This is part 3 in a series of blog posts where we ask important questions to successful coaches in the Vasa community. Here are their answers to an important question:
What are the primary differences in how triathletes & open water swimmers should approach swim training versus competitive pool swimmers?
Coach Dan Daly:
“Triathletes and open water swimmers need to get a lot of volume in, while often managing family and work. Many are also either adult learned swimmers, or former competitive age group swimmers, both of which need to respect the demands of high volume training on aging bodies. That’s why it’s critical their training is focused on time-efficiency and technique to maximize their improvement and minimize setbacks. Dryland strength training with weights and Vasa Trainers can be a lower volume, high intensity method to gain swim-specific strength they can apply to the water, and reduce high volume training injuries.”
Coach Eric Neilsen:
“Two things come to mind:
- Triathletes need to spend a considerable amount of time pulling. Using only a buoy can best mimic the body position athletes will feel when in a wetsuit. Adding paddles helps with specific overload, muscular endurance sets targeting the major pulling muscles. Swimming only with paddles may help those athletes that are trying to find their kick timing while still getting some specific overload.
- Having the ability to change, and sustain different stroke rates based on conditions: start, wind, chop, sun, current. The start can be frantic and a higher stroke rate may be more desirable. When passing a swimmer or bridging a gap a higher stroke rate will usually be more beneficial before settling back into a sustainable pace. Bumpy conditions generally increase stroke rate smooth and good current, let it ride a bit.”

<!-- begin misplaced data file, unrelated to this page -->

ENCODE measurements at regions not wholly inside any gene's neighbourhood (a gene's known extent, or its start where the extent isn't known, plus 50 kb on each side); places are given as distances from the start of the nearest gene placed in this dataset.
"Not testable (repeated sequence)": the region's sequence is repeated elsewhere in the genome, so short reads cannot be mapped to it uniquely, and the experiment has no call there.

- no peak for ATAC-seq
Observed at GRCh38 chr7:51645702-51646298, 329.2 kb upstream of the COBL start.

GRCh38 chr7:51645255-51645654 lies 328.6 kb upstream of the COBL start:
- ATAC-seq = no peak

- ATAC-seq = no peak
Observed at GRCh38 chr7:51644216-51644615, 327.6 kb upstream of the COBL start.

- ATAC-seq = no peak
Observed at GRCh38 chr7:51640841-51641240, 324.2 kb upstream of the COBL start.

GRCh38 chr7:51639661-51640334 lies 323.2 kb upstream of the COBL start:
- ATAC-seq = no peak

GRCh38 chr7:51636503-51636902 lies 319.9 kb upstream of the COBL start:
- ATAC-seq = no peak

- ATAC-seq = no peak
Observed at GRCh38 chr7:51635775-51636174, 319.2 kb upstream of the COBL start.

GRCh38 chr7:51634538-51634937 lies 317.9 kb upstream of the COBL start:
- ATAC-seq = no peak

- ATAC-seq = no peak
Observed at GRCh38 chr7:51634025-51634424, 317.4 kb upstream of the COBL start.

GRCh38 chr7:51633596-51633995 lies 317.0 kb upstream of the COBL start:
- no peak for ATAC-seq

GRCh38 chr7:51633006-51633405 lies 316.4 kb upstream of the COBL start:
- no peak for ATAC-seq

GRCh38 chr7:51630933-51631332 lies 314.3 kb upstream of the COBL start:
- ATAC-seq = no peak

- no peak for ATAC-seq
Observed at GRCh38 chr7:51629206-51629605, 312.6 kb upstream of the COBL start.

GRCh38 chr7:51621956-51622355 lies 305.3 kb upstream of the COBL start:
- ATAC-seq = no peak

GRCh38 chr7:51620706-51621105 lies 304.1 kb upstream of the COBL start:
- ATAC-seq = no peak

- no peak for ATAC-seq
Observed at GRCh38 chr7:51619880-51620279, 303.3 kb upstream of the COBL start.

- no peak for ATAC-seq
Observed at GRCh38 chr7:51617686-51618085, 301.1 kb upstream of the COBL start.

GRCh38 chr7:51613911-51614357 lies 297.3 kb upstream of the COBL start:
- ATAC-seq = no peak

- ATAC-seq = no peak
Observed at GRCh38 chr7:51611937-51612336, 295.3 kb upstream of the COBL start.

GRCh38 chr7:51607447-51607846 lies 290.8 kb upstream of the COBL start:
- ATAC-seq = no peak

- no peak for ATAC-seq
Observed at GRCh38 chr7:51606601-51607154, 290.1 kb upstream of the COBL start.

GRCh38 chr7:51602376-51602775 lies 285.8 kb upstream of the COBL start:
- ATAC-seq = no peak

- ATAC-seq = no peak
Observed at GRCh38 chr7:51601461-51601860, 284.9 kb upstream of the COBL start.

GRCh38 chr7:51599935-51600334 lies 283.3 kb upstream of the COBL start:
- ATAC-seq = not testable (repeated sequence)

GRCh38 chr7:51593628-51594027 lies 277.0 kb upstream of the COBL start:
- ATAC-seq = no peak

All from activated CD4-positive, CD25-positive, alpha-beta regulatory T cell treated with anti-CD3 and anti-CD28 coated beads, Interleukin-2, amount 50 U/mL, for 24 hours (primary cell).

Coach Jack Fabian:
“Both pool and open water swimmers need training that involves work to build their capacity and power. In order to achieve this, they cannot train at one pace and must learn to train at different speeds. Triathletes do not need to swim as much volume in the pool as competitive pool swimmers. Pool swimmers need to develop efficient turns and underwater kicking where those skills are not important for triathlon open water swimming.”
Coach Ben Gathercole:
“Pool swimmers are always working on their distance per stroke, for triathletes that is akin to pushing too big a gear on a bike or over-striding while running. Yes, it can be done, but only for short durations and with many, many years of training under their belts. I think triathletes need to develop a higher turnover, a quicker cadence if you will, to enable efficient swim splits and the ability to ride and run after.”
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About the Coaches
Dan, Eric, and Jack and Ben are among the World’s most respected coaches & athletes from the Vasa community. They also are contributors to our ebook, Four Keys to Fearless Open Water Swimming. It’s excellent, it’s useful, and it’s FREE! Click here to get your free copy
Daly Daly, CSCS
Dryland Strength & Conditioning Coach
Jack Fabian, PhD
TOWER 26 Swim Coach
Australian High-Performance Triathlon Coach